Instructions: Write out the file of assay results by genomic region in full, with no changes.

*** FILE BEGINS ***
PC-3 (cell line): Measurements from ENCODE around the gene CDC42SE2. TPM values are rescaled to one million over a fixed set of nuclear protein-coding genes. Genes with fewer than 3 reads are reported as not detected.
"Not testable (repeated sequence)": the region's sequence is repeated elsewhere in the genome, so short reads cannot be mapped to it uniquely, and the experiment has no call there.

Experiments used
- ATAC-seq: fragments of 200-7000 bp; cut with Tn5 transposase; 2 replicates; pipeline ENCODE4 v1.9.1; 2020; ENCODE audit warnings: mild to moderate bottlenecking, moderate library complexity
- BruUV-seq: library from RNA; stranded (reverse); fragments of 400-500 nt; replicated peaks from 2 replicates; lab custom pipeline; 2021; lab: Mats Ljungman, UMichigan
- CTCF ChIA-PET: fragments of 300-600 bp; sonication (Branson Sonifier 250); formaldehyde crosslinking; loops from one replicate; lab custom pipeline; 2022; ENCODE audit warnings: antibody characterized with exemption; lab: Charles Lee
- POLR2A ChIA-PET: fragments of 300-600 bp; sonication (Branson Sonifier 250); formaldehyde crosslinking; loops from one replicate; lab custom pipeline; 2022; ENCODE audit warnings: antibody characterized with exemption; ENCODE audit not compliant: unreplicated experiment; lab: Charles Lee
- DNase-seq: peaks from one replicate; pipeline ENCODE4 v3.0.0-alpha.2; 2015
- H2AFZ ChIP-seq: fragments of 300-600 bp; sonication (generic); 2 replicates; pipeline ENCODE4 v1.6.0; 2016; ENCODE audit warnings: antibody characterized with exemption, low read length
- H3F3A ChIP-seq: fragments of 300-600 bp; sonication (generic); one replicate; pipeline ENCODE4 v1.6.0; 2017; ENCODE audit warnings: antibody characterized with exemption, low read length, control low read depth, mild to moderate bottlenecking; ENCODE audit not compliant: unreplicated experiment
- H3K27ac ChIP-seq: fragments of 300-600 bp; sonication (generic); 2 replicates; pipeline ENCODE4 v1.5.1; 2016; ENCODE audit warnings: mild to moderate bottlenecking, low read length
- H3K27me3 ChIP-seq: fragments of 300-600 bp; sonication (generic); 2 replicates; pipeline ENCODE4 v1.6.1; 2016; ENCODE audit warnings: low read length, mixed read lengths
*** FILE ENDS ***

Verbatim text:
PC-3 (cell line): Measurements from ENCODE around the gene CDC42SE2. TPM values are rescaled to one million over a fixed set of nuclear protein-coding genes. Genes with fewer than 3 reads are reported as not detected.
"Not testable (repeated sequence)": the region's sequence is repeated elsewhere in the genome, so short reads cannot be mapped to it uniquely, and the experiment has no call there.

Experiments used
- ATAC-seq: fragments of 200-7000 bp; cut with Tn5 transposase; 2 replicates; pipeline ENCODE4 v1.9.1; 2020; ENCODE audit warnings: mild to moderate bottlenecking, moderate library complexity
- BruUV-seq: library from RNA; stranded (reverse); fragments of 400-500 nt; replicated peaks from 2 replicates; lab custom pipeline; 2021; lab: Mats Ljungman, UMichigan
- CTCF ChIA-PET: fragments of 300-600 bp; sonication (Branson Sonifier 250); formaldehyde crosslinking; loops from one replicate; lab custom pipeline; 2022; ENCODE audit warnings: antibody characterized with exemption; lab: Charles Lee
- POLR2A ChIA-PET: fragments of 300-600 bp; sonication (Branson Sonifier 250); formaldehyde crosslinking; loops from one replicate; lab custom pipeline; 2022; ENCODE audit warnings: antibody characterized with exemption; ENCODE audit not compliant: unreplicated experiment; lab: Charles Lee
- DNase-seq: peaks from one replicate; pipeline ENCODE4 v3.0.0-alpha.2; 2015
- H2AFZ ChIP-seq: fragments of 300-600 bp; sonication (generic); 2 replicates; pipeline ENCODE4 v1.6.0; 2016; ENCODE audit warnings: antibody characterized with exemption, low read length
- H3F3A ChIP-seq: fragments of 300-600 bp; sonication (generic); one replicate; pipeline ENCODE4 v1.6.0; 2017; ENCODE audit warnings: antibody characterized with exemption, low read length, control low read depth, mild to moderate bottlenecking; ENCODE audit not compliant: unreplicated experiment
- H3K27ac ChIP-seq: fragments of 300-600 bp; sonication (generic); 2 replicates; pipeline ENCODE4 v1.5.1; 2016; ENCODE audit warnings: mild to moderate bottlenecking, low read length
- H3K27me3 ChIP-seq: fragments of 300-600 bp; sonication (generic); 2 replicates; pipeline ENCODE4 v1.6.1; 2016; ENCODE audit warnings: low read length, mixed read lengths